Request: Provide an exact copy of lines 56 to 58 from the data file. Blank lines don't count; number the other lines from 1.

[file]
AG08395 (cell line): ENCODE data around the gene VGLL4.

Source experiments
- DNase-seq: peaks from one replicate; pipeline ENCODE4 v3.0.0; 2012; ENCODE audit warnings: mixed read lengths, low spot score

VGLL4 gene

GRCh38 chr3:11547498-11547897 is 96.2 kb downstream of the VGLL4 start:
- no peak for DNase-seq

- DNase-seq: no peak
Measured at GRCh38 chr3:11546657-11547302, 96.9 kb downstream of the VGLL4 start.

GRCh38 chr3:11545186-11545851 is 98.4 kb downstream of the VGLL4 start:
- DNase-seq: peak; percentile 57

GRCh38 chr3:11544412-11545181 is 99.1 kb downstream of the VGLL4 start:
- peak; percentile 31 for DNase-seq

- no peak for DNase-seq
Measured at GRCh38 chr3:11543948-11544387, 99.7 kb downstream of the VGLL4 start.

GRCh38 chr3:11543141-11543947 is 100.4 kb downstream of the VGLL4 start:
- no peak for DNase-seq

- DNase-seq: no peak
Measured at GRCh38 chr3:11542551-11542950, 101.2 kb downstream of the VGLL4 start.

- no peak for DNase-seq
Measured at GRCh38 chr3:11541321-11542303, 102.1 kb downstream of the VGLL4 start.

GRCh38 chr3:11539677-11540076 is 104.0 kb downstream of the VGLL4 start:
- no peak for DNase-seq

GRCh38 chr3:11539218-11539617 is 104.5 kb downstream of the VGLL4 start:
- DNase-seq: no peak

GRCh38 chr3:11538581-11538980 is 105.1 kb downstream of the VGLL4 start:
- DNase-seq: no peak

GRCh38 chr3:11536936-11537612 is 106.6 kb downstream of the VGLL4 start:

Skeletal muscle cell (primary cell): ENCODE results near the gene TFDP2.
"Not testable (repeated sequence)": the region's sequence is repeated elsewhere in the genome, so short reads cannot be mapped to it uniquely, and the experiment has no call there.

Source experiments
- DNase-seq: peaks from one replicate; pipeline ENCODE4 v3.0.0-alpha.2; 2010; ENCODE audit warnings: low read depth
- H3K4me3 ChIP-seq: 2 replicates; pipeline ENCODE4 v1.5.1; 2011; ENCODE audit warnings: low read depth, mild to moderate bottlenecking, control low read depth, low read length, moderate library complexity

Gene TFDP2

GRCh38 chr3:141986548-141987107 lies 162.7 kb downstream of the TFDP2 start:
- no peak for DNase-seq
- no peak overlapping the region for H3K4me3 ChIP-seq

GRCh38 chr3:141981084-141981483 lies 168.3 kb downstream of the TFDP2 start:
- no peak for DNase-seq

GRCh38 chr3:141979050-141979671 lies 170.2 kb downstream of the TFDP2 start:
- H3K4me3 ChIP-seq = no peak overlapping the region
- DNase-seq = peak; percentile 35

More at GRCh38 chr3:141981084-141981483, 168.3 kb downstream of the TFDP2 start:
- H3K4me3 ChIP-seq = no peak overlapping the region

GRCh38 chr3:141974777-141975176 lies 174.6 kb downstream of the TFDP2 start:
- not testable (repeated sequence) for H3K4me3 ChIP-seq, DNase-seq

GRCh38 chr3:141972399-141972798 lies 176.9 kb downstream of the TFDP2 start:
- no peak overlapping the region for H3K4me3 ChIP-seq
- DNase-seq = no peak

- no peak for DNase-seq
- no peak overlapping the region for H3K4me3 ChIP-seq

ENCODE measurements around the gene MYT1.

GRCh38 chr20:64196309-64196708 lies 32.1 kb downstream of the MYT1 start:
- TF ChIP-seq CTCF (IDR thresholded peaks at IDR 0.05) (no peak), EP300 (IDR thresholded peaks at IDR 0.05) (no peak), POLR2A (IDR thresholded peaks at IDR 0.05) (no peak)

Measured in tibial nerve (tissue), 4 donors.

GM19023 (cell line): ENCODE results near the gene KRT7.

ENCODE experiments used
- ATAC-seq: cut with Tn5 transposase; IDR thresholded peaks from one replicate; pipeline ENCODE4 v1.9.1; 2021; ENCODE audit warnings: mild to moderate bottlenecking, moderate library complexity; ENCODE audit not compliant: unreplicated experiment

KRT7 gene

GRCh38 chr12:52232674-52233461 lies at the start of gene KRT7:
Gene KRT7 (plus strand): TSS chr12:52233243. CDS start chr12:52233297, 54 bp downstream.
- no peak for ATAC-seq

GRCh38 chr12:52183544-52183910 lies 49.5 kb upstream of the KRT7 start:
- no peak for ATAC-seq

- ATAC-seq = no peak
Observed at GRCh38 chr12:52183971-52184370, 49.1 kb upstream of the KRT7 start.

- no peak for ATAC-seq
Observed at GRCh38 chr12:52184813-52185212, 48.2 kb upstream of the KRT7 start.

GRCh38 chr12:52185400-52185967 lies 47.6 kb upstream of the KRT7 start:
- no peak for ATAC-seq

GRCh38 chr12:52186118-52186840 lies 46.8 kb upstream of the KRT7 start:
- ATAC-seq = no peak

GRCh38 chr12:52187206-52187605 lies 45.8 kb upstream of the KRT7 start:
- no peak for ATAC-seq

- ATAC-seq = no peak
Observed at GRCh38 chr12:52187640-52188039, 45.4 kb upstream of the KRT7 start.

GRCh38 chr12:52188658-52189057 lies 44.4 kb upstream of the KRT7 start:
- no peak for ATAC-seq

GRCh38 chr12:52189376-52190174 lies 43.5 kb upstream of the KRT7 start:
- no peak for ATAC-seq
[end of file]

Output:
ENCODE experiments used
- ATAC-seq: cut with Tn5 transposase; IDR thresholded peaks from one replicate; pipeline ENCODE4 v1.9.1; 2021; ENCODE audit warnings: mild to moderate bottlenecking, moderate library complexity; ENCODE audit not compliant: unreplicated experiment

KRT7 gene